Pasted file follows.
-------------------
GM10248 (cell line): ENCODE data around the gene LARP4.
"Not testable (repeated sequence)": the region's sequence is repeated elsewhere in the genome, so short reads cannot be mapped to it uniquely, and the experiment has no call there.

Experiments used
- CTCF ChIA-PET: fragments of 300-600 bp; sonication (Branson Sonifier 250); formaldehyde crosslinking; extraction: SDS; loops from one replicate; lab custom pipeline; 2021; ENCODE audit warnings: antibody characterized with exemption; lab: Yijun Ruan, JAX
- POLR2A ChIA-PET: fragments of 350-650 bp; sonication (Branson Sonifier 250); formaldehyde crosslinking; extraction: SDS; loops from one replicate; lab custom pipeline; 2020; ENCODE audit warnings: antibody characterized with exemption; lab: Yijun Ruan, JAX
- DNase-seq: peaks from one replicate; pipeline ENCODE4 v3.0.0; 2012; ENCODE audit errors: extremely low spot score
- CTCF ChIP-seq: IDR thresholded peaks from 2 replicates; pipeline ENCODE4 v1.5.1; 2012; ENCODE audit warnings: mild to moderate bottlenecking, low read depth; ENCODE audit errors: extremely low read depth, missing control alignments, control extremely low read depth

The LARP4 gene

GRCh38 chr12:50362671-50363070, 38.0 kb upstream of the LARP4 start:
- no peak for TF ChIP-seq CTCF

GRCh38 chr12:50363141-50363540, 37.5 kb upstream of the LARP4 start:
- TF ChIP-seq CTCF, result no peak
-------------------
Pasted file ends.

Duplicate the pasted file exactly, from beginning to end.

GM10248 (cell line): ENCODE data around the gene LARP4.
"Not testable (repeated sequence)": the region's sequence is repeated elsewhere in the genome, so short reads cannot be mapped to it uniquely, and the experiment has no call there.

Experiments used
- CTCF ChIA-PET: fragments of 300-600 bp; sonication (Branson Sonifier 250); formaldehyde crosslinking; extraction: SDS; loops from one replicate; lab custom pipeline; 2021; ENCODE audit warnings: antibody characterized with exemption; lab: Yijun Ruan, JAX
- POLR2A ChIA-PET: fragments of 350-650 bp; sonication (Branson Sonifier 250); formaldehyde crosslinking; extraction: SDS; loops from one replicate; lab custom pipeline; 2020; ENCODE audit warnings: antibody characterized with exemption; lab: Yijun Ruan, JAX
- DNase-seq: peaks from one replicate; pipeline ENCODE4 v3.0.0; 2012; ENCODE audit errors: extremely low spot score
- CTCF ChIP-seq: IDR thresholded peaks from 2 replicates; pipeline ENCODE4 v1.5.1; 2012; ENCODE audit warnings: mild to moderate bottlenecking, low read depth; ENCODE audit errors: extremely low read depth, missing control alignments, control extremely low read depth

The LARP4 gene

GRCh38 chr12:50362671-50363070, 38.0 kb upstream of the LARP4 start:
- no peak for TF ChIP-seq CTCF

GRCh38 chr12:50363141-50363540, 37.5 kb upstream of the LARP4 start:
- TF ChIP-seq CTCF, result no peak